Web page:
Panetta Blames Time, Distance and Lack of Warning for U.S. Military Response to Benghazi Attack

PHOTO: US Secretary of Defense Leon Panetta testifies on the attack on the US facilities in Benghazi, Libya, before the Senate Armed Services Committee on Capitol Hill in Washington, DC, Feb. 7, 2013.
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"Time, distance the lack of an adequate warning" were some of the factors that prevented the U.S. military from reaching the U.S. Consulate in Benghazi, Libya, before four Americans, including U.S. Ambassador Christopher Stevens, had been killed in the Sept. 11, 2012, attack, Defense Secretary Leon Panetta told a Senate panel today.

Panetta testified at a Senate Armed Services Committee hearing that was investigating the U.S. military response the night of the attack. Panetta told the committee that "time, distance, the lack of an adequate warning, events that moved very quickly on the ground prevented a more immediate response" from U.S. military forces located in Europe and the United States. He also cited a U.S. intelligence "gap" that did not foresee the threat of an attack in Libya.

"They wouldn't have gotten there in time," Gen. Martin Dempsey, chairman of the Joint Chiefs of Staff, told the panel. The Pentagon had previously disclosed that a Marine counterterrorism platoon based in Spain was the closest U.S. military force that was moved to Sicily to respond to the attacks that night, but arrived there long after the attack had concluded. A U.S. Special Operations team in Europe, and another one in the United States, were also moved, but long after the attack had ended.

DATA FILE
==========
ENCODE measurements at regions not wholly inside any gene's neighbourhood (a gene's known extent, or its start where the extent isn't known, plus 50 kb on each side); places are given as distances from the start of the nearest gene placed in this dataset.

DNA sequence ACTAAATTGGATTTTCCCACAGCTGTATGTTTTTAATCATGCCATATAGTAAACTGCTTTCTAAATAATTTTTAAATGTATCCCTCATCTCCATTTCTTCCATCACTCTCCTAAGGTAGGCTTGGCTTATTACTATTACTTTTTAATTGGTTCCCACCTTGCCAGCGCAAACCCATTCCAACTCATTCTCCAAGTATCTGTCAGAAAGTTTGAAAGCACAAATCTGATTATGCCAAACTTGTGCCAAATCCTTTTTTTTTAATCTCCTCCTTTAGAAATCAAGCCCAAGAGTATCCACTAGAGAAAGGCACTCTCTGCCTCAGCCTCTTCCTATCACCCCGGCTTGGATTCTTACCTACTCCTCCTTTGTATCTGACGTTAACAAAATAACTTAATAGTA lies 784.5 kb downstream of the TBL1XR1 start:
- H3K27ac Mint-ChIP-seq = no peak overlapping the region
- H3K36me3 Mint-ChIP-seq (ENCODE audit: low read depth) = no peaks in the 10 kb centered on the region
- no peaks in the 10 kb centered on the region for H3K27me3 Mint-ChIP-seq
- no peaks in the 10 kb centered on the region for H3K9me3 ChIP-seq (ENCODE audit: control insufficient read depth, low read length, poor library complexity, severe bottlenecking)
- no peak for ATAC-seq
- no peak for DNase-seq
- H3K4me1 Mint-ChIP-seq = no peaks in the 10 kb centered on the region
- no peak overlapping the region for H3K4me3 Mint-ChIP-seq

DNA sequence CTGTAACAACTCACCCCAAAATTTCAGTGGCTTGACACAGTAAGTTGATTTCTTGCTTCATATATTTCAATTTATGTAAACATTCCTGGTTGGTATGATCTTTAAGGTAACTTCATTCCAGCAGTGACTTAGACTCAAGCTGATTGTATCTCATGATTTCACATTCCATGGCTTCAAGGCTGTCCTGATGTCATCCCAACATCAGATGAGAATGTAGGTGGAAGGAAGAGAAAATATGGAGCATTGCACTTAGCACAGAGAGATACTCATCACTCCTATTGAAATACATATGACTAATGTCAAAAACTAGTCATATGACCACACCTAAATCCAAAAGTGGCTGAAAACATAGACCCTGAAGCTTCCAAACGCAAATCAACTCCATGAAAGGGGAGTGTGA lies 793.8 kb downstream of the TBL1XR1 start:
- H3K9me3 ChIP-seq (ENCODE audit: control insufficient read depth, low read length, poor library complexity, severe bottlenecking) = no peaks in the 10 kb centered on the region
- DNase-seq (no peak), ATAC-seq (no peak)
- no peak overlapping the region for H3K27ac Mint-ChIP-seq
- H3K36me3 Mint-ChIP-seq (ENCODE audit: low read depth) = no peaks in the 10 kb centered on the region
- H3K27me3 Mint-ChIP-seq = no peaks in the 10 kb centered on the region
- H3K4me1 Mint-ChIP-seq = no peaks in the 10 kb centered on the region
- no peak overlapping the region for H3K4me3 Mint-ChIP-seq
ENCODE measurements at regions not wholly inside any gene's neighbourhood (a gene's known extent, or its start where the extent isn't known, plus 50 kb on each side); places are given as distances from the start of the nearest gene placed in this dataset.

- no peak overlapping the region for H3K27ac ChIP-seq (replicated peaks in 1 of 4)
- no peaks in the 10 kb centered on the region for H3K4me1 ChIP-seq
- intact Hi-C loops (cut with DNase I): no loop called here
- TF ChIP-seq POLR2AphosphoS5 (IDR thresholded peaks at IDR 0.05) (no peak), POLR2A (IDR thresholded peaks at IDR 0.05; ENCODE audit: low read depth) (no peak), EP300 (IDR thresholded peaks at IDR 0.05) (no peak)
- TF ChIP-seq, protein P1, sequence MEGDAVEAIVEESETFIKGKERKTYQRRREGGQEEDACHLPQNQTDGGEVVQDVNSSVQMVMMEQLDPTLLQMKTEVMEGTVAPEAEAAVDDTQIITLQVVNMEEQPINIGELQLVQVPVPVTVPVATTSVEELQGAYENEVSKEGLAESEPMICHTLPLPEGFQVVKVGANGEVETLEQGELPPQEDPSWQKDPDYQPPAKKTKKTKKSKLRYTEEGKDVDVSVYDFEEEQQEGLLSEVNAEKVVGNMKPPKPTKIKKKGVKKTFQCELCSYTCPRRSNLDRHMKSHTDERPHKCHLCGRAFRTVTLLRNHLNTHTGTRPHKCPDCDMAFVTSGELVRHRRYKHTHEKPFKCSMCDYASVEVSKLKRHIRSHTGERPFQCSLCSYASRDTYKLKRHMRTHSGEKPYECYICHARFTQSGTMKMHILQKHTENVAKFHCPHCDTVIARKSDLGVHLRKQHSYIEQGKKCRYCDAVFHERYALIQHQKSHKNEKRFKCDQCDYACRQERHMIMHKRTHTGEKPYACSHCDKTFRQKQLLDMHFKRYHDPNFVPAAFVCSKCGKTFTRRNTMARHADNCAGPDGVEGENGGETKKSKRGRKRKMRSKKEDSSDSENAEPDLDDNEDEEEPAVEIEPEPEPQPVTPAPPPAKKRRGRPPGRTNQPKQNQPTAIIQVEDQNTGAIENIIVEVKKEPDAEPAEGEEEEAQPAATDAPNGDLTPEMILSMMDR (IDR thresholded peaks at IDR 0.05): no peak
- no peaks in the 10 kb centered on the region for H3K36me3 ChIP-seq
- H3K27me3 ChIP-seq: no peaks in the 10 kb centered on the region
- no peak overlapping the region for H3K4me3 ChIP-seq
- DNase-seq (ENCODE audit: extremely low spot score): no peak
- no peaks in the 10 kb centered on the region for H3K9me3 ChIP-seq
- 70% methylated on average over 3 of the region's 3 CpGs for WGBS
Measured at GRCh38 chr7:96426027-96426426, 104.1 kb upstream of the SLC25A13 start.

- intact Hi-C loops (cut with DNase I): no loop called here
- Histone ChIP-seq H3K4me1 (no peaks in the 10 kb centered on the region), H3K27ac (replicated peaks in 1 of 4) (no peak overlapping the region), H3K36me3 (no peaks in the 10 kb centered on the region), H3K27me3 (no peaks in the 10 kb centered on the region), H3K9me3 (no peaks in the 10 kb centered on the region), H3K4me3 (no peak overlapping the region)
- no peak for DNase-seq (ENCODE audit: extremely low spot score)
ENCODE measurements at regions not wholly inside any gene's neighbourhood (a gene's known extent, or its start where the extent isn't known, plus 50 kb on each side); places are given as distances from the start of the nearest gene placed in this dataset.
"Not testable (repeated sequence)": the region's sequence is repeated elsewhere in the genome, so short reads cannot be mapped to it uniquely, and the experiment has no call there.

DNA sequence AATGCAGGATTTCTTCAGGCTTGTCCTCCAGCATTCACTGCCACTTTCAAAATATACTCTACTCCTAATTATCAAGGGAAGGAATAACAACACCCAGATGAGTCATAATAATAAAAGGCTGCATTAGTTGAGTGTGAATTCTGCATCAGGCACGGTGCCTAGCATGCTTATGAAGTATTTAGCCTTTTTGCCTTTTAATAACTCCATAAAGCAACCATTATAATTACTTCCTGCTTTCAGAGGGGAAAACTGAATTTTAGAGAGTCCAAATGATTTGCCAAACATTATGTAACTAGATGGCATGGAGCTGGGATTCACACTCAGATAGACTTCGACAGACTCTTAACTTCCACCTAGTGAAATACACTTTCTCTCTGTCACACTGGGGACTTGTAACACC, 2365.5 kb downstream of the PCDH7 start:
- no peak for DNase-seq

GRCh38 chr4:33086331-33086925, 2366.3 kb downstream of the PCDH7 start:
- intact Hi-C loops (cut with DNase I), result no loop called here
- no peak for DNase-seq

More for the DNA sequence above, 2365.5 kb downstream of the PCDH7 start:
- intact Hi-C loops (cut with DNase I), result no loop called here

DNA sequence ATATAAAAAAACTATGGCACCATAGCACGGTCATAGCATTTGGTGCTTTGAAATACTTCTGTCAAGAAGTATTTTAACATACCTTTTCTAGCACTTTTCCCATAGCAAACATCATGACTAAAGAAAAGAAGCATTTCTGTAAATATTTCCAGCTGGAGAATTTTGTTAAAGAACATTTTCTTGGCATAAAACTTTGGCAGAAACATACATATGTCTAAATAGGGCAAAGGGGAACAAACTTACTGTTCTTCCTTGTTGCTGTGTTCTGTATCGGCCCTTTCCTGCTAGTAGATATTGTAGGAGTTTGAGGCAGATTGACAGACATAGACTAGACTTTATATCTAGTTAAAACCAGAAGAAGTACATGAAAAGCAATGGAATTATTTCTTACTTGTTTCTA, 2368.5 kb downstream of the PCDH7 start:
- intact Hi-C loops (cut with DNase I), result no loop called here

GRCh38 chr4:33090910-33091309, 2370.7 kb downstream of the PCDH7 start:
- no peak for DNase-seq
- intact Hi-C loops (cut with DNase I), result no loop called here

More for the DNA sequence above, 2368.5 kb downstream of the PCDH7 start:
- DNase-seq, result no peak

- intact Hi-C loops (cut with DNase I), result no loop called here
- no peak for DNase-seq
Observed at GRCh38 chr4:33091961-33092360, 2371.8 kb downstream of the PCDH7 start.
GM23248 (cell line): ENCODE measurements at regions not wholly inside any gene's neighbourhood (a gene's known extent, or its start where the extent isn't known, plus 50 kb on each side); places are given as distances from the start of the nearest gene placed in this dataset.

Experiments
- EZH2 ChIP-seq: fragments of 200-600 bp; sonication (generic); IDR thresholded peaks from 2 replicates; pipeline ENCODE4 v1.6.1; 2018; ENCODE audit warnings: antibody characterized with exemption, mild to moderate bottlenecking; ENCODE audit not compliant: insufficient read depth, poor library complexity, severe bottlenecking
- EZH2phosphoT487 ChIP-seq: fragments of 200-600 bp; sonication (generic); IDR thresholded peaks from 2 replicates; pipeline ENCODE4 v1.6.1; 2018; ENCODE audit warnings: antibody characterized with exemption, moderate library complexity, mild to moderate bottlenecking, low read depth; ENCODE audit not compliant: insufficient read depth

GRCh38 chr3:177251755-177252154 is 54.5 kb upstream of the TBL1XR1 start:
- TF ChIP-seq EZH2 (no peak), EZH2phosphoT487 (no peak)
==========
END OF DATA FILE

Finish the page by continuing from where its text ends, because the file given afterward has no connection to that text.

Panetta warned against using the U.S. military as "a global 911 service capable of arriving on the scene within minutes to every possible contingency around the world," saying the armed forces have "neither the resources nor the responsibility" to do so.

Both Panetta and Dempsey explained to the Senate Armed Services Committee Thursday that there was no particular stream of intelligence that indicated an attack on the U.S. diplomatic compound was imminent. Both said there was greater concern about American diplomatic facilities in Sudan, Yemen and Pakistan that day than there was anywhere in Libya.

"I think with regards to those specific individuals that were involved in this attack there was a gap," said Panetta. "We didn't have the intelligence that would have given us a heads-up that this kind of thing was going to happen. And that is something that we do need to pay attention to."

Panetta said the U.S. military's response was determined by the intelligence flow of what was taking place on the ground in Benghazi in the seven hours between the initial attack on the U. S. consulate and the later attack on a CIA annex located two miles away.

"The problem that happens here - and this is something that does need to change - is whether or not we have the best intelligence assets, the best intelligence resources in the areas where we need good information," Panetta told senators.

"We've got a lot of resources that are there…but if you have an area where you don't have resources there, if you don't have good intelligence, then it's going to create a gap" he said.

Panetta later attributed that gap to a prioritizing of endeavors in other countries - including Pakistan, Afghanistan, Somalia and Yemen - over Libya and to a lack of host country capabilities.

Over the course of the four-hour hearing, Panetta warned the automatic budget cuts prescribed in the sequestration legislation would further undermine the Department of Defense's ability to fulfill its responsibility to protect American citizens.

"This will badly damage our national defense and compromise our ability to respond to crises in a dangerous world," Panetta said.

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